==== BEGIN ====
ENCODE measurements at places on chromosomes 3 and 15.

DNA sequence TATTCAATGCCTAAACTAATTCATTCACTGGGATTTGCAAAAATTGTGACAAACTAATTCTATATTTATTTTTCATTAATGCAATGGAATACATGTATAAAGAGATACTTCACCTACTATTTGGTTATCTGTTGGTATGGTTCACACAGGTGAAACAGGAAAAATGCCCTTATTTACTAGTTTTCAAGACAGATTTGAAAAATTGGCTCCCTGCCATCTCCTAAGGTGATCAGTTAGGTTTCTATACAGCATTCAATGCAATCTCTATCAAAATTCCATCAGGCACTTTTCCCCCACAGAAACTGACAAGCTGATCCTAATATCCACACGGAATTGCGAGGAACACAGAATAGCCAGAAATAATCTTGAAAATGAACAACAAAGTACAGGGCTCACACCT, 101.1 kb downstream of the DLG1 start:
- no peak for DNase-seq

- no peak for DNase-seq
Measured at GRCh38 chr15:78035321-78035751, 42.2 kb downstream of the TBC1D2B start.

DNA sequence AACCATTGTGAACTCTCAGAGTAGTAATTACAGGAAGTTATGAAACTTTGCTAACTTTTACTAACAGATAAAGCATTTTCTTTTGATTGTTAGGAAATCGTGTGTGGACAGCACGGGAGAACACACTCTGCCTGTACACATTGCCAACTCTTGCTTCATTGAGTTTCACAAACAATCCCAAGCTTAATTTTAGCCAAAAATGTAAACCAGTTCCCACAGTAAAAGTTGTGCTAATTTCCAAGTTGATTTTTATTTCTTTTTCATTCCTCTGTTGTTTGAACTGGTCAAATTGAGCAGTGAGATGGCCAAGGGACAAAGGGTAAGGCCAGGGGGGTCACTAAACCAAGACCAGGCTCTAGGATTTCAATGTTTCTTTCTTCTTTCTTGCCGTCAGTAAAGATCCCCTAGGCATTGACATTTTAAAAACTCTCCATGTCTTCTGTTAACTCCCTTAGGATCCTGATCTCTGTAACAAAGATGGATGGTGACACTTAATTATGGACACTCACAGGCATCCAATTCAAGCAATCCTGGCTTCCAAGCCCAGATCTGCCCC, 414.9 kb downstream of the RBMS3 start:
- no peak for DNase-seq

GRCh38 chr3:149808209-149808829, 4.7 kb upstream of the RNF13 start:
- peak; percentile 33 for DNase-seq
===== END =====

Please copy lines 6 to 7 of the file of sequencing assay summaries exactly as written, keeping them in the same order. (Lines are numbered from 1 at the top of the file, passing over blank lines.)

DNA sequence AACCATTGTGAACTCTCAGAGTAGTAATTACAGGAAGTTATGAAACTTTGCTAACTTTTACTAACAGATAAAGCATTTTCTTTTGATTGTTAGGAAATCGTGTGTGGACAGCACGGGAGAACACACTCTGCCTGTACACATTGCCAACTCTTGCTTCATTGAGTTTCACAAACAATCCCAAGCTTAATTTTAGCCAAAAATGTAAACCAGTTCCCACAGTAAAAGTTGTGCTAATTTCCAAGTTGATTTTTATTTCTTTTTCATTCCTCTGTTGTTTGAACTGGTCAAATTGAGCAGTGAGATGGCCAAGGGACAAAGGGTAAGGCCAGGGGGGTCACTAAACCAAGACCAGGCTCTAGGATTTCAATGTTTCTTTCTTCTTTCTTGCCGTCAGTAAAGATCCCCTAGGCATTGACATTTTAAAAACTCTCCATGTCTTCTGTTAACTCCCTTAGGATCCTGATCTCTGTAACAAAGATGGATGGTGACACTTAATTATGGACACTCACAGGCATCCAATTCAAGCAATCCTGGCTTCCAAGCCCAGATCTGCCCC, 414.9 kb downstream of the RBMS3 start:
- no peak for DNase-seq